Before the sun even rises I lay in bed and the burdens and the joys of this calling fill my heart and mind. I swing my legs over the side of the bed and pray a quick prayer. “This is your day, Lord. Give me eyes to see, ears to hear, and a heart to understand.”
I walk into the kitchen. The mundane must be accomplished. The dog needs to eat. The bottle for the baby needs to be filled. The trash needs to be set out for the trash man to pick up. As the coffee drips and the aroma fills the house the day begins to form in my mind.
I need to finish my sermon for Sunday morning. I haven’t figured out what to do with that verse, the one everyone always argues about. How am I going to make it clear while respecting the way others see it differently? I probably need to look back over Sunday night’s sermon that I finished yesterday. What was that I needed to pray for from that late night text? I need to meet with that couple. I need to visit the dear old saint just home from the hospital. I need to make that hard phone call. I need to…
The baby is awake. His cry interrupts my train of thought. From the moment he shatters the quiet of the morning the pace quickens. I get him up and give him his morning bottle. His cry awakes his four year old sister and the quiet the house enjoyed a few minutes before won’t come back until bedtime. What a joy! My wife is the last to rise and she begins breakfast.
The table is filled with laughter and details of the day ahead for them. The dishes are washed, the coffee refilled, and I step out into the brutal heat of this Texas summer to make the short walk to the small church office where the rest of my morning will be spent with books thrown all over the room and walks around the office where I will argue with myself over the turn of phrase in the middle of the second point of my sermon.
The burden of preaching faithfully, preaching to thirsty souls who need the grace of God never quite lifts from the heart of a pastor. My heart is weighed down knowing my own need and a wave of fear. I preach because I am called, but, also, if I am totally honest, because deep down I have a need to be loved and accepted. I hate the presence of this fear, but it seems to always be there.
My morning ends as I check my phone, see the texts and missed calls, and decide it is time to walk home for lunch.
The hour I am at home for lunch is a nice break. The conversation with my wife is the first conversation I have had since breakfast. Her listening ear and her soft heart are a respite from the loneliness of the empty church. We eat and I play with my babies. It goes by way too fast.
I argued with my four year old about her nap. How can I call others to show grace when I am so awful at showing her the same? I am frustrated. I am disappointed in myself.
The afternoon is filled with meetings, phone calls, and texts.
It wasn’t planned this way. These interruptions, these divine moments, seem to make up a lot of what pastoral ministry turns out to be and that is a good thing.
Prayer sustains me through these encounters. Prayer for the couple struggling in their marriage, struggling to communicate and love one another in a way that keeps their promises. Prayer for many of our people who have received bad news from the doctor, have had surgery and are trying to recover, are walking through a valley of suffering and the unknown. I don’t have the answers and I don’t need them. I just have to be here and pray.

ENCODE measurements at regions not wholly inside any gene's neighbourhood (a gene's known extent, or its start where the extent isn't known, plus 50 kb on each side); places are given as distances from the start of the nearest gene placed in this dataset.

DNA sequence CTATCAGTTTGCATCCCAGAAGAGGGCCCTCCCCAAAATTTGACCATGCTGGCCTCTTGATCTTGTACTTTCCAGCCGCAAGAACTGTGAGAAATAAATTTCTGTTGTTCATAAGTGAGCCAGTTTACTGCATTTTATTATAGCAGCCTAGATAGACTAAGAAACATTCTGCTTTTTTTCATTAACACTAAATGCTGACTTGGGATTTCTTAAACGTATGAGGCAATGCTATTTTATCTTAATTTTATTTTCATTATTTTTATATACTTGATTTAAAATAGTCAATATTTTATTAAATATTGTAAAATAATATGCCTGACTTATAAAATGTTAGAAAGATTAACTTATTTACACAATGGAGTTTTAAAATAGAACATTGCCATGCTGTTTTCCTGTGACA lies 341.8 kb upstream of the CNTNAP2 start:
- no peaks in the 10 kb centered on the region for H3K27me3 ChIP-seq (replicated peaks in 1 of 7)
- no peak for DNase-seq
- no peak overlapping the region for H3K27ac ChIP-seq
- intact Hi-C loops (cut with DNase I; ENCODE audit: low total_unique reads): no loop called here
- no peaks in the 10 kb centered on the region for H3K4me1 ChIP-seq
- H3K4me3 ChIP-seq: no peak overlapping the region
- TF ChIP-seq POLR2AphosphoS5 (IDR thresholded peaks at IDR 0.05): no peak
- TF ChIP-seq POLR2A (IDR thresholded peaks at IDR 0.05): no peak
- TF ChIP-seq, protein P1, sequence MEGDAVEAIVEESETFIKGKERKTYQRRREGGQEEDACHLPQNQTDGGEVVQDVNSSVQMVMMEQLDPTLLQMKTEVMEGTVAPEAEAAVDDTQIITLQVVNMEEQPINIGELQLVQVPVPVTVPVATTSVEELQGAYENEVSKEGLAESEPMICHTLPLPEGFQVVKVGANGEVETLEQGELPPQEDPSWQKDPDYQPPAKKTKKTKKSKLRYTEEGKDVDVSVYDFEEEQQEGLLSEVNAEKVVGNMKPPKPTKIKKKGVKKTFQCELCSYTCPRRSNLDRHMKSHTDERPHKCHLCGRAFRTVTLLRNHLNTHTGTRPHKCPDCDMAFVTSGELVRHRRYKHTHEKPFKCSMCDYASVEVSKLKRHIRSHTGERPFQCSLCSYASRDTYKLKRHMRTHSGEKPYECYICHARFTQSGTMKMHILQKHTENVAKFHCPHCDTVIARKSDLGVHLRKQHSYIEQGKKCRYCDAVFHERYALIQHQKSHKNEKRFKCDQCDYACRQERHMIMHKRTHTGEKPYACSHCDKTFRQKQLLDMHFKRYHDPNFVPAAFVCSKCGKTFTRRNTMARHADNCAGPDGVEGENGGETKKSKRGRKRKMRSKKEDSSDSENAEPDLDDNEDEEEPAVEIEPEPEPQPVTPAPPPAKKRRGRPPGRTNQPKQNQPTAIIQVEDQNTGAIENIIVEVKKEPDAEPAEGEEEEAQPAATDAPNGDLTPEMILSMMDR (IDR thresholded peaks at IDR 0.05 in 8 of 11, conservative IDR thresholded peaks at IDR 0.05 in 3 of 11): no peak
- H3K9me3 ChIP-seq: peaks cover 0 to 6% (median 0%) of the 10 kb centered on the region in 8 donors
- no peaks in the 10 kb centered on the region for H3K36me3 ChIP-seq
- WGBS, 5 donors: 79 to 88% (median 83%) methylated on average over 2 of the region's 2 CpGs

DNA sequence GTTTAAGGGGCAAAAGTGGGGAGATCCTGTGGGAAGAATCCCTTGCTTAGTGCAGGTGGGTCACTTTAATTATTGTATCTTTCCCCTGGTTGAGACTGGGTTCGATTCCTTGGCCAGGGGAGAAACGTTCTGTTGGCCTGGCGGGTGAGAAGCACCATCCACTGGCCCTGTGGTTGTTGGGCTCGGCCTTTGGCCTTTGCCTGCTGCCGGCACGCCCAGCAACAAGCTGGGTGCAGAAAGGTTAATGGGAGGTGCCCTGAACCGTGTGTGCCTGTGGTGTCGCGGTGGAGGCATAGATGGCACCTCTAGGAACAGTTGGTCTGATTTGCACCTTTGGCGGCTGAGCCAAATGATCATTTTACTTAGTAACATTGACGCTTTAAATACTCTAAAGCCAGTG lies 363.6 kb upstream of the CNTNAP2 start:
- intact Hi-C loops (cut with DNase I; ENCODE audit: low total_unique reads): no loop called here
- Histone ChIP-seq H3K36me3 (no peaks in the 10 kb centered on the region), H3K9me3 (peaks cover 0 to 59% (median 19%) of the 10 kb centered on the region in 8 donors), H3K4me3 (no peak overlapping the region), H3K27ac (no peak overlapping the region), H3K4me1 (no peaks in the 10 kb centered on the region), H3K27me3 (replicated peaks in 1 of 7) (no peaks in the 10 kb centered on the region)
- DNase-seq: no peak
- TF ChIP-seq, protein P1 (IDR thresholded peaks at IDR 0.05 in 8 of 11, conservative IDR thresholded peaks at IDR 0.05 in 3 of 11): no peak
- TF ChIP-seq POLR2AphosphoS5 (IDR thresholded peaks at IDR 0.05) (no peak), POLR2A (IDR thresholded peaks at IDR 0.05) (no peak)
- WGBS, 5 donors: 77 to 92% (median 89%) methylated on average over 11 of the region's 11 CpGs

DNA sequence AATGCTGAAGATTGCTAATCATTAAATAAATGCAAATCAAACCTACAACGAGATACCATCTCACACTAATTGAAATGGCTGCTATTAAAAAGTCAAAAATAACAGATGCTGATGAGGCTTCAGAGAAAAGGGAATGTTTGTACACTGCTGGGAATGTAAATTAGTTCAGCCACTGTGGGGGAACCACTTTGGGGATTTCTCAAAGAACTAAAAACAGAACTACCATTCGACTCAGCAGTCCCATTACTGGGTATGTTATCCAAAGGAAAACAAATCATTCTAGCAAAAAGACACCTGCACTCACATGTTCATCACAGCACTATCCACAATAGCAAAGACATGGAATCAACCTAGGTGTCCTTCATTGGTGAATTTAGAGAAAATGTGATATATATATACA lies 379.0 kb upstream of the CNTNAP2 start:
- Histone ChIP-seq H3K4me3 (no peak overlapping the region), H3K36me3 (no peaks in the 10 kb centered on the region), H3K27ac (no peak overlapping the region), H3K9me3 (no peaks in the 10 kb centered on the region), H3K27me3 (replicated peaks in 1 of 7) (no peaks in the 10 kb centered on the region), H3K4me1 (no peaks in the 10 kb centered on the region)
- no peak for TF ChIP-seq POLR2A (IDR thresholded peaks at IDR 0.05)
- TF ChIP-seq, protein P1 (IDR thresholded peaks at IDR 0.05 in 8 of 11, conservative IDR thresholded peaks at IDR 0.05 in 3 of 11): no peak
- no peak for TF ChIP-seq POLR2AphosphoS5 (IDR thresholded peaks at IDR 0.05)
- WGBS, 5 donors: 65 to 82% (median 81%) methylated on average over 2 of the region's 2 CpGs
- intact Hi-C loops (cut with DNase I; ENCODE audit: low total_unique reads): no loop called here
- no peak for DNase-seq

There is a knock at the door to my office. Another burden to help with, another person to pray for. What a joy to be trusted with their hearts and their honesty. Ministry is made up of these relationships and they consume this afternoon.
It is time to go home. My wife has given herself to our kids all day. She is tired. She needs a moment of quiet. She needs a helping hand. One more call to make. One more text I need to respond to. One more sentence to type and then revise on this sermon.
My day in the office is done. But, ministry goes home with me.
Supper is cooking on the stove. My four-year-old daughter is captivated by her favorite cartoon and the baby is crying. I pick him up and his smile makes the long day worth it. We sit on the couch and watch the same episode for what seems like the hundredth time with his sister.
We all gather around the table to eat. The baby in his high chair is reaching for more food. The four year old doesn’t like green beans. Can she just eat goldfish?
The table is cleared and the dishes are washed. The gravel of the church parking lot is crushed beneath the tires of my daughter’s bike as I remember I need to call and check on a few people, let them know their church is with them and praying for them.
It is bath time now and in between washing their hair and trying to avoid getting soaked I turn back to that sermon I need to finish. How can I make that truth clear? How can I point them to Jesus? My phone vibrates on the bathroom counter. Another text. Another prayer request. Lord, I need your help. You have called me and you will uphold me. I cannot do this without you.
Bedtime is my favorite time. There are hugs, books to be read, prayers to be made together, and time for me to speak blessings into their ears. This is my most important ministry.
Goodnight, sweet girl. Goodnight, baby boy.
We finally get to sit down and talk and read our novels. I love the way she challenges me out of my comfort zone. I love the way she loves our kids. I love her.
The bottles are cleaned and ready for him in the morning. The coffee is ready to be turned on when I wake up. It is quiet again as the lights turn out.
As I lay there in the bed where I started this day my mind and my heart are filled with joy and with the burden of this calling. My eyes are heavy. “Thank you for your faithfulness. Thank you for another day.”